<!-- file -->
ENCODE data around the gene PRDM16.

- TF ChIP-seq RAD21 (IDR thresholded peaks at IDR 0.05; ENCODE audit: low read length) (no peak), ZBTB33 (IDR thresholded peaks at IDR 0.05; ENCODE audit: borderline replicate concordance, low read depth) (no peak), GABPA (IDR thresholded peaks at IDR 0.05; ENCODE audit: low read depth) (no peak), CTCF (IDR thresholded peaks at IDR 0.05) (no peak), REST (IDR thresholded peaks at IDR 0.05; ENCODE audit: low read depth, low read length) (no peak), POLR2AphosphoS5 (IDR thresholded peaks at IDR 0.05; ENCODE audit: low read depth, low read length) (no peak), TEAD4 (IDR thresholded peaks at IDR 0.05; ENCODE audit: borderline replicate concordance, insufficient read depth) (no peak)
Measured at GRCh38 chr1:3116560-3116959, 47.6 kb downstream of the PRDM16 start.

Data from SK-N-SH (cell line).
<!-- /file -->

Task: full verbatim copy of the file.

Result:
ENCODE data around the gene PRDM16.

- TF ChIP-seq RAD21 (IDR thresholded peaks at IDR 0.05; ENCODE audit: low read length) (no peak), ZBTB33 (IDR thresholded peaks at IDR 0.05; ENCODE audit: borderline replicate concordance, low read depth) (no peak), GABPA (IDR thresholded peaks at IDR 0.05; ENCODE audit: low read depth) (no peak), CTCF (IDR thresholded peaks at IDR 0.05) (no peak), REST (IDR thresholded peaks at IDR 0.05; ENCODE audit: low read depth, low read length) (no peak), POLR2AphosphoS5 (IDR thresholded peaks at IDR 0.05; ENCODE audit: low read depth, low read length) (no peak), TEAD4 (IDR thresholded peaks at IDR 0.05; ENCODE audit: borderline replicate concordance, insufficient read depth) (no peak)
Measured at GRCh38 chr1:3116560-3116959, 47.6 kb downstream of the PRDM16 start.

Data from SK-N-SH (cell line).